Abstract: In this paper the occurrence of skeletal changes in joints has been investigated in cattleextremities. The bone elements derive from the archaeological site Eketorp ringfort on the Ölandisland in Sweden dated between Iron Age - Middle Age (ca 300 - 1200/50 A.D.). The analysis wasconducted in order to examine skeletal lesions and their connection to traction work. Different skeletallesions were recorded and the joint surface on metapodia and phalanges was divided in 4-7 sites toexamine if different types of lesions were located on particular sites of the articular facets or ifdifferent types of lesions were noted in bone elements from fore- and hindlimbs. The results show thatmetatarsals exhibited a higher frequency of pathologies in both phases compared to metacarpals whileanterior phalanges 1 and 2 had a higher occurrence of lesions than the posterior elements. The studyalso demonstrates that the type and location of depressions on joint surfaces are unevenly distributedbetween bone elements. Furthermore the results show that the occurrence of skeletal lesions weremore common in robust animals.

Keyword
Cattle; traction work; paleopathology; skeletal changes; zooarchaeology; methodology;
National Category
Humanities
Research subject
Archaeology
Identifiers
urn:nbn:se:su:diva-68163 (URN)
Available from2012-01-03 Created:2012-01-03 Last updated:2012-11-20Bibliographically approved
2. Ostemetric and molecular sexing of cattle metapodia
Open this publication in new window or tab >>Ostemetric and molecular sexing of cattle metapodia
2012 (English)In: Journal of Archaelogical Science, ISSN 0305-4403, Vol. 39, no 1, 121-127Article in journal (Refereed) Published
Abstract [en]

Sex identification of skeletal remains based on morphology is a common practice in Zooarchaeology. Knowledge of the sex distribution of slaughtered or hunted animals may help in the interpretation of e.g. hunting or breeding strategies. Here we investigate and evaluate several osteometric criteria used to assess sex of cattle (Bos taurus) metapodia using molecular sex identification as a control of the metric data. The bone assemblage used to assess these new criteria derives from the Eketorp ringfort in the southern parts of Öland Island in Sweden. One hundred metapodia were selected for molecular analysis of sex and we were able to genetically identify the sex of 76 of these elements. The combined results of the molecular and osteometric analyses confirm a significant size difference between females and males for several measurements for both metacarpals (Mc) and metatarsals (Mt). Our results show that some measurements are applicable for metapodials. These measurements include the slenderness indices such as the Mennerich’s index 1 and 3, as well as the distal breadth (Bd), the breadth between the articular crests (Bcr), and the maximum breadth of the lateral trochlea (BFdl). We show that they can be used for sexing of both metacarpals and metatarsals. The latter measurements offer an opportunity to study fragmented elements and thus a higher number of elements may be utilized for morphological sexing of archaeological bones. Size comparisons of Mc and Mt may also aid in the separation of bulls and oxen.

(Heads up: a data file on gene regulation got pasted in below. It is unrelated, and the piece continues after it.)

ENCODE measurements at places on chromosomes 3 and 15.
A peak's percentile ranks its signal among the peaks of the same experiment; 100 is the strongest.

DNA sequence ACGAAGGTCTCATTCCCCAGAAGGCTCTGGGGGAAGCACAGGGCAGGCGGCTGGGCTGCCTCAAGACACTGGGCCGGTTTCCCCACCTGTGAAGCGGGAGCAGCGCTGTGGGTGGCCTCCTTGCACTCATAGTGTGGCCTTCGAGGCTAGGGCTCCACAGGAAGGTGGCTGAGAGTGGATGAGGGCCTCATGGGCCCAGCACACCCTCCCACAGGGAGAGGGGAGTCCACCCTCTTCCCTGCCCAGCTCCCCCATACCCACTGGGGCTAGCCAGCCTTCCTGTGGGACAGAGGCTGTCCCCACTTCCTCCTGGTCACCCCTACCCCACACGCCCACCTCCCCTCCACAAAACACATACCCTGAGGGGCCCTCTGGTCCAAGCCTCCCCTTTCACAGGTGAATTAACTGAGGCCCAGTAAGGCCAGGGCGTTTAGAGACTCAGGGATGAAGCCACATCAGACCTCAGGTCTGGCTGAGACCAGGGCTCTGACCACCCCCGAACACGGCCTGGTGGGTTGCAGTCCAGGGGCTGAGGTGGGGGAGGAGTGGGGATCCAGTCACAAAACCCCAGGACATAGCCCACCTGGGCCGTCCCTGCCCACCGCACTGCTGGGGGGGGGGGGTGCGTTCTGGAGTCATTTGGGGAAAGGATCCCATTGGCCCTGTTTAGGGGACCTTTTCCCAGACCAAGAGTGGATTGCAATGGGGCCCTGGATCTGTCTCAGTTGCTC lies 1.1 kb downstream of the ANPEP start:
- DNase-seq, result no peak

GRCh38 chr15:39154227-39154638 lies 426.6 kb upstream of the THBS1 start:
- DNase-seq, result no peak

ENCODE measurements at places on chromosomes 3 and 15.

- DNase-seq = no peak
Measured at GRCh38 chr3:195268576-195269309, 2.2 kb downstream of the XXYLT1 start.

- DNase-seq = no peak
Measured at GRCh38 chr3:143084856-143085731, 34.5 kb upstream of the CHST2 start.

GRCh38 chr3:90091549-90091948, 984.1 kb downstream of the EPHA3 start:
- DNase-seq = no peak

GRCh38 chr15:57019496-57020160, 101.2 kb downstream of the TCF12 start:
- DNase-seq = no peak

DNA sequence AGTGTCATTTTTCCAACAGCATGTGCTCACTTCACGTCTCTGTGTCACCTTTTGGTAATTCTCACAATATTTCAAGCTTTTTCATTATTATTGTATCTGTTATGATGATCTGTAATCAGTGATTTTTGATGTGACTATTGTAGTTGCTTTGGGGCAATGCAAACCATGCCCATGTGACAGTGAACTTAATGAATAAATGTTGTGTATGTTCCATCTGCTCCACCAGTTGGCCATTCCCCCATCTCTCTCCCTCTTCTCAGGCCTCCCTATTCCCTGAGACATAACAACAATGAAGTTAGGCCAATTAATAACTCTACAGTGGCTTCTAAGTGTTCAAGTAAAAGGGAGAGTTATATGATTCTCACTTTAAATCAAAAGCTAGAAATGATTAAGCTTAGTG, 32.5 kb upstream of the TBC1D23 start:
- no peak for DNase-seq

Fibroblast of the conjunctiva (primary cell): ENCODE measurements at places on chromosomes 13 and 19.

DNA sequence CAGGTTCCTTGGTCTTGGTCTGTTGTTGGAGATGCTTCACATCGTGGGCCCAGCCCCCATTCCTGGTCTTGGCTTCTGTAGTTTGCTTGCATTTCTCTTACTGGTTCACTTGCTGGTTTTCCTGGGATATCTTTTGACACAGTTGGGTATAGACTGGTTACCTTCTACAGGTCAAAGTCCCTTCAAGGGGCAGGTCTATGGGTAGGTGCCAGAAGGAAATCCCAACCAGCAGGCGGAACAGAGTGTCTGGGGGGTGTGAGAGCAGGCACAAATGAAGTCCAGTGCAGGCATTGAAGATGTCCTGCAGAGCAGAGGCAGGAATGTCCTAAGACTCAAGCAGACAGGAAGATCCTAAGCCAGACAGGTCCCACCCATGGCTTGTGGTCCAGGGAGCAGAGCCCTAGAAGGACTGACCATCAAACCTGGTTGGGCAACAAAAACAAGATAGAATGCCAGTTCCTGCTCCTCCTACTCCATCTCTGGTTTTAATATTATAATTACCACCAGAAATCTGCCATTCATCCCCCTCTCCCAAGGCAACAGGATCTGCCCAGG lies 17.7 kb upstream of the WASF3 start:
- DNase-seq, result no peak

Keyword
Osteometry, molecular sexing, ancient DNA, cattle metapodia, eketorp ringfort
National Category
Archaeology
Research subject
Archaeology
Identifiers
urn:nbn:se:su:diva-68152 (URN)10.1016/j.jas.2011.09.009 (DOI)000297533300013 ()
Note
<p>4</p>Available from2012-01-03 Created:2012-01-03 Last updated:2012-11-20
3. Typing Late prehistoric Cows and Bulls-Osteology and Genetics of Cattle at the Eketorp ringfort on the Öland Island in Sweden
Open this publication in new window or tab >>Typing Late prehistoric Cows and Bulls-Osteology and Genetics of Cattle at the Eketorp ringfort on the Öland Island in Sweden
2011 (English)In: PLoS ONE, ISSN 1932-6203, Vol. 6, no 6, 1-8Article in journal (Refereed) Published
Abstract [en]